NASCAR GRAND NATIONAL DIVISION, BUSCH EAST SERIES NEWS & NOTES * Jeffrey Earnhardt Enjoys His NASCAR Busch East Series Learning Experience * Dale Earnhardt, Inc., Andy Santerre Motorsports Create Ideal Situation for Rookie ...
NASCAR GRAND NATIONAL DIVISION, BUSCH EAST SERIES NEWS & NOTES
* Jeffrey Earnhardt Enjoys His NASCAR Busch East Series Learning Experience
* Dale Earnhardt, Inc., Andy Santerre Motorsports Create Ideal Situation for Rookie Driver
* Joey Logano Set to Return to Thompson; "Little T" Helped Launch His Career
DAYTONA BEACH, Fla. (July 4, 2007) -- With his 18th birthday in his rear-view mirror and his first six NASCAR Grand National Division under his belt, Jeffrey Earnhardt is easing into what he hopes will be a lifetime career. He races with poise, even under duress, and appears and sounds like a quietly confident young man when he speaks. If his Dale Earnhardt Inc. No. 1 Bass Pro Shops/Tracker Boats Chevrolet needs the attention of the crew, Earnhardt is right there with them. When there is a lull on a race day's schedule, he's paling around with fellow drivers simply enjoying himself.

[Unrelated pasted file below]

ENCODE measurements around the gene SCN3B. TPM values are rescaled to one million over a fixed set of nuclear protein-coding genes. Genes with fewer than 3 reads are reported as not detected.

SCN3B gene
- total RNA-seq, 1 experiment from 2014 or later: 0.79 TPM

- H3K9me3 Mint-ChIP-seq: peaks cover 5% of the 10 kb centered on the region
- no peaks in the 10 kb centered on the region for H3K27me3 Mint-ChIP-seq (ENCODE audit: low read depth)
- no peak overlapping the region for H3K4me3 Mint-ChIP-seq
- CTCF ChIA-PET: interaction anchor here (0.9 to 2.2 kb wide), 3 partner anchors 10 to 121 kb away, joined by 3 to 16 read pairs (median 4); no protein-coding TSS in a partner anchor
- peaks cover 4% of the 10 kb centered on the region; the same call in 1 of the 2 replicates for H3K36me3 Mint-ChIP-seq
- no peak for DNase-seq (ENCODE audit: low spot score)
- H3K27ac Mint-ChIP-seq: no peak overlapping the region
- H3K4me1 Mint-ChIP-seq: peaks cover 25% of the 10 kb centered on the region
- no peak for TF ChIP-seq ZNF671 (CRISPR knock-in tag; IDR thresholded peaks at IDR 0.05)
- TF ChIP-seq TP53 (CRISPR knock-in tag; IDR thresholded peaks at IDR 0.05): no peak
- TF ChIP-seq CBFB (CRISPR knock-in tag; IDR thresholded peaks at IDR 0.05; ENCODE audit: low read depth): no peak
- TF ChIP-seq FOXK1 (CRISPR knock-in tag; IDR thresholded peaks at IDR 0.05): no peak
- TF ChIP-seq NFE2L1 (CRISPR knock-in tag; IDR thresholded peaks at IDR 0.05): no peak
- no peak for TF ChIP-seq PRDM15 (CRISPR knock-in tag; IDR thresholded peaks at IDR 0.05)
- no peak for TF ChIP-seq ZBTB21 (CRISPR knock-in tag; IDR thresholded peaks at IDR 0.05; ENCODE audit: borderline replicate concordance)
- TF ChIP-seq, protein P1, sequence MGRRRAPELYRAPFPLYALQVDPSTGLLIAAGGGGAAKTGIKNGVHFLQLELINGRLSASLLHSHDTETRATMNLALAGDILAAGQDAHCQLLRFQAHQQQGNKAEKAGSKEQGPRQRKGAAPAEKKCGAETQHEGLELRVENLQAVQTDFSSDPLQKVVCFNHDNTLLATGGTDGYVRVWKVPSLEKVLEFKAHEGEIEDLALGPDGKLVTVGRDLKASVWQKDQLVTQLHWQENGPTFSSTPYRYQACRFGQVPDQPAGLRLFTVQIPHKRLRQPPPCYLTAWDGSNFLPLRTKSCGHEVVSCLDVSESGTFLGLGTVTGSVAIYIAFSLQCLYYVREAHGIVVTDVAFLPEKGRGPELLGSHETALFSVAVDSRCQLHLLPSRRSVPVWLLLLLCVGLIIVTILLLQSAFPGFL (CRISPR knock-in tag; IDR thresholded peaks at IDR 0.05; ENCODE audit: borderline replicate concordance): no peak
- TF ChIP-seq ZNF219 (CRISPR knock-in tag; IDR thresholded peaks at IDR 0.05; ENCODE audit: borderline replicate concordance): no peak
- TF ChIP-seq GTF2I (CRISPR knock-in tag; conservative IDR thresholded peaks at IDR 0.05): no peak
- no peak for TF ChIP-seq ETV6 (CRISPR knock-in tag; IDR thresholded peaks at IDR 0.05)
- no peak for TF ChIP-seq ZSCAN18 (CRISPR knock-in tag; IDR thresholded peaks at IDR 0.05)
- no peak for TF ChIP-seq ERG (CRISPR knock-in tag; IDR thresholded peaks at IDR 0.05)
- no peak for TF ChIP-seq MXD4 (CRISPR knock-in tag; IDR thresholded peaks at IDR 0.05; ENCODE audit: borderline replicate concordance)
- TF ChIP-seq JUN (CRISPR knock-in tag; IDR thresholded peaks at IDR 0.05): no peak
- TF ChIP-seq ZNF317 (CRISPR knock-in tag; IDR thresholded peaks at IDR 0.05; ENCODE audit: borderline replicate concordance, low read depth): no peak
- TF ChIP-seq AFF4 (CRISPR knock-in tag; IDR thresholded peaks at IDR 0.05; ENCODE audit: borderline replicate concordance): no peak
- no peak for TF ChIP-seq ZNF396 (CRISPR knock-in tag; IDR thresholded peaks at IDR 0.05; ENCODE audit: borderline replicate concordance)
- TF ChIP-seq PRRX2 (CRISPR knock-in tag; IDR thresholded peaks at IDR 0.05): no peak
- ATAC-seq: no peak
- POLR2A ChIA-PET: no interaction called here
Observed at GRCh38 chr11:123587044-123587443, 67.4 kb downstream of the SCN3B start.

Earnhardt represents the fourth generation of his family to participate in NASCAR racing, and early this year he signed a contract with DEI. Jeffrey's father, Kerry, has a broad base of NASCAR racing experience from weekly racing at the old Asheville (N.C.) Motor Speedway through NASCAR's Grand National Division to the three national series.
Kerry keeps a low but profile in the series' pit areas, and he is clearly focused on the operations part of the race team. He checks everything from race-day schedules to tire air pressures, talks with officials, and isn't afraid to get dirty toiling beneath his son's race car. Kerry ran most of the NASCAR Grand National Division, West Series schedule in 2004. He posted two top-fives and five top-10s in eight starts.
"We have a great relationship," Jeffrey says of his father. "He watches over me, and he works hard to make our team better. He works hard trying to get me to be the best I can be. He's a great guy. There's nothing but good news about him. I can't say enough about how much he's helped me this year."